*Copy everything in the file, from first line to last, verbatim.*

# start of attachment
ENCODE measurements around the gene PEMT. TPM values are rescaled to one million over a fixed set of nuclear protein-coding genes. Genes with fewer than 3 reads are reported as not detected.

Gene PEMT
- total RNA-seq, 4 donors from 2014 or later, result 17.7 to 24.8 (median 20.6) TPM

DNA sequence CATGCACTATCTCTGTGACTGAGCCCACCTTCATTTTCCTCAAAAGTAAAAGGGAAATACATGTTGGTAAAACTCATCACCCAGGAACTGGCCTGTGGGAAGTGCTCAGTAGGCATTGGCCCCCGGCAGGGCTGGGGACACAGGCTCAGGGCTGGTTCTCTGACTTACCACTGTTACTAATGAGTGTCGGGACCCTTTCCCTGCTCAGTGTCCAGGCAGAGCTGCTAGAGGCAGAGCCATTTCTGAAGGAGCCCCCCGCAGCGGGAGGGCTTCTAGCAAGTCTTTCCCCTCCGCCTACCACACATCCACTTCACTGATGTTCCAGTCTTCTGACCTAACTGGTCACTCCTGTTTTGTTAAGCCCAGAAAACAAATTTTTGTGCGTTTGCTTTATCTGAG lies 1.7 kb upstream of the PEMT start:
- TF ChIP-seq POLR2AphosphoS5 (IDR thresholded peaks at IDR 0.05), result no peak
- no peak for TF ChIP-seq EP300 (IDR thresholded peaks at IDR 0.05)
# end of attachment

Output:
ENCODE measurements around the gene PEMT. TPM values are rescaled to one million over a fixed set of nuclear protein-coding genes. Genes with fewer than 3 reads are reported as not detected.

Gene PEMT
- total RNA-seq, 4 donors from 2014 or later, result 17.7 to 24.8 (median 20.6) TPM

DNA sequence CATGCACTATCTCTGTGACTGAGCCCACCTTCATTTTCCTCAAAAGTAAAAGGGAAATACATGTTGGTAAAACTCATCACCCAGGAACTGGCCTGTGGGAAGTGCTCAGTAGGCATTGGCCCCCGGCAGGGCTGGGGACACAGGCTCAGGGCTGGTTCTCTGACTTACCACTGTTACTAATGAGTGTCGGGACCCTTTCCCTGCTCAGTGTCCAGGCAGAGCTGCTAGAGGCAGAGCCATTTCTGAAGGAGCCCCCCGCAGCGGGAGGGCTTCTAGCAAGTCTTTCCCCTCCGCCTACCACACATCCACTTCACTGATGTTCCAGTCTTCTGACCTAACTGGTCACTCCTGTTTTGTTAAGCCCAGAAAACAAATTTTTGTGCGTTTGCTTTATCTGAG lies 1.7 kb upstream of the PEMT start:
- TF ChIP-seq POLR2AphosphoS5 (IDR thresholded peaks at IDR 0.05), result no peak
- no peak for TF ChIP-seq EP300 (IDR thresholded peaks at IDR 0.05)